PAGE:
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United States Department of Agriculture

Agricultural Research Service


item King, Daniel
item Seal, Bruce

Submitted to: Avian Diseases
Publication Type: Peer Reviewed Journal
Publication Acceptance Date: 1/8/1997
Publication Date: N/A
Citation: N/A

Interpretive Summary: Any bird infected with Newcastle disease virus (NDV) is a hazard to susceptible poultry. Urban live bird markets are a source of several bird species including some coming from poultry farms. NDV is frequently isolated in surveillance sampling in these markets, but none of those isolates have been fully characterized. Six NDV isolates from markets in the Northeastern U.S. were characterized by procedures that included determining the pathogenicity for chickens as well as other biological and molecular properties. None were pathogenic for chickens, but two of the isolates were found to be quite unusual and both were different than any isolate previously identified in the U.S. A chicken isolate had gene sequences that differed to the extent that the isolate may be the sole representative of a third NDV phylogenetic group. A pheasant isolate is similar to two NDV viruses of low virulence found in Northern Ireland and Australia but not reported previously in the U.S. The properties that make the unusual viruses unique would be missed by standard diagnostic methods which typically identify a virus as NDV and determine its pathogenicity for chickens. The frequency of these unusual isolates of low virulence will remain unknown until more viruses receive more extensive characterization. Traffic between these markets and poultry farms poses a hazard for spread of these unusual viruses.

Technical Abstract: Newcastle disease virus (NDV) is frequently recovered from surveillance samples collected by USDA, APHIS personnel in live bird markets. Six NDV isolates, five from chickens and one from a pheasant, were characterized for comparison with NDV isolates from poultry and other birds. All viruses were of low virulence for chickens. Four of the six viruses were similar to the lentogens B1 and La Sota, but two, isolates from a chicken and a pheasant, were different. The aberrant chicken isolate had a monoclonal antibody (mAb) binding profile like an unusual Canadian pigeon isolate. Sequence analysis of the matrix (M) gene of this isolate demonstrated that it differed from all isolates in the comparison and may represent a third phylogenetic NDV group. The pheasant isolate had a mAb reactivity like other U.S. NDV lentogens, but had an M gene sequence and hemagglutinin thermostability similar to strains Ulster and QV4, viruses originally isolated in Northern Ireland and Australia, respectively. The pheasant virus is the first U.S. lentogen known to be closely related phylogenetically to Ulster and QV4. The unusual chicken and pheasant isolates were readily shed from the intestinal tract during chicken passage, whereas the other isolates were shed from the respiratory tract with little or no intestinal shedding. The frequency of these viruses similar to those previously thought to be exotic to the U.S. is unknown.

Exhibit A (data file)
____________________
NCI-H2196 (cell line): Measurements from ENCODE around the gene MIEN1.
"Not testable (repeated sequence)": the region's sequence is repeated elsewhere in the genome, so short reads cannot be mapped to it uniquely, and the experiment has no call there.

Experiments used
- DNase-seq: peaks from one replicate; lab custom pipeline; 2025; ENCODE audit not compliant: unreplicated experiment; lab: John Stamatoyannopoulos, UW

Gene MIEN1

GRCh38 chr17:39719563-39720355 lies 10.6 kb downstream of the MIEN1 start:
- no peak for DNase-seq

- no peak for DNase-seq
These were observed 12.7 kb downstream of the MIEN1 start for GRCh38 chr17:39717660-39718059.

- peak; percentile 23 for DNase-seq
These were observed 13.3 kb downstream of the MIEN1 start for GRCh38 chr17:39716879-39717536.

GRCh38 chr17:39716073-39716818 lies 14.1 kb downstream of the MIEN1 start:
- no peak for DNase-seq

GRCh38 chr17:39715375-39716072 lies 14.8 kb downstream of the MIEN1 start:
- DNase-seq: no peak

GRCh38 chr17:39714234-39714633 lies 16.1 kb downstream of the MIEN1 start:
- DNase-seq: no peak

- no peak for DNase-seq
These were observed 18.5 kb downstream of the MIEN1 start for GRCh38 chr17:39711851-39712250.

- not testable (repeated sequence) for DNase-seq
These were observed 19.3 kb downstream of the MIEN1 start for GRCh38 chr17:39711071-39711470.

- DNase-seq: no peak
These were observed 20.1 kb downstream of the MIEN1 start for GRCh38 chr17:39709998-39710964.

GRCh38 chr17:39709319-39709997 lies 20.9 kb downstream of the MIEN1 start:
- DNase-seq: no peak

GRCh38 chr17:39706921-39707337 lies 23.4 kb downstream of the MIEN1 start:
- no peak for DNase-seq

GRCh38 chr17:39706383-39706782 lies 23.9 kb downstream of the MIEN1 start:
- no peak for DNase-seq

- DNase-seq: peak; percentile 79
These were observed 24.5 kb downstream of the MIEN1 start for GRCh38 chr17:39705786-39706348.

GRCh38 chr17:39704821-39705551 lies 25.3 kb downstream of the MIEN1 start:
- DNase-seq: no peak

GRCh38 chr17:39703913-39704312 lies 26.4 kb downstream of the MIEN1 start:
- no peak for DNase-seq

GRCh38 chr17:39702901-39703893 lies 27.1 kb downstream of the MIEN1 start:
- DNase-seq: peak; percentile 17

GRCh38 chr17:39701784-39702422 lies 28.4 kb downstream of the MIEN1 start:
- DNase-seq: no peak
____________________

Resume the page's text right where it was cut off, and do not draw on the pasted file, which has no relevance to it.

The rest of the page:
Last Modified: 10/19/2017
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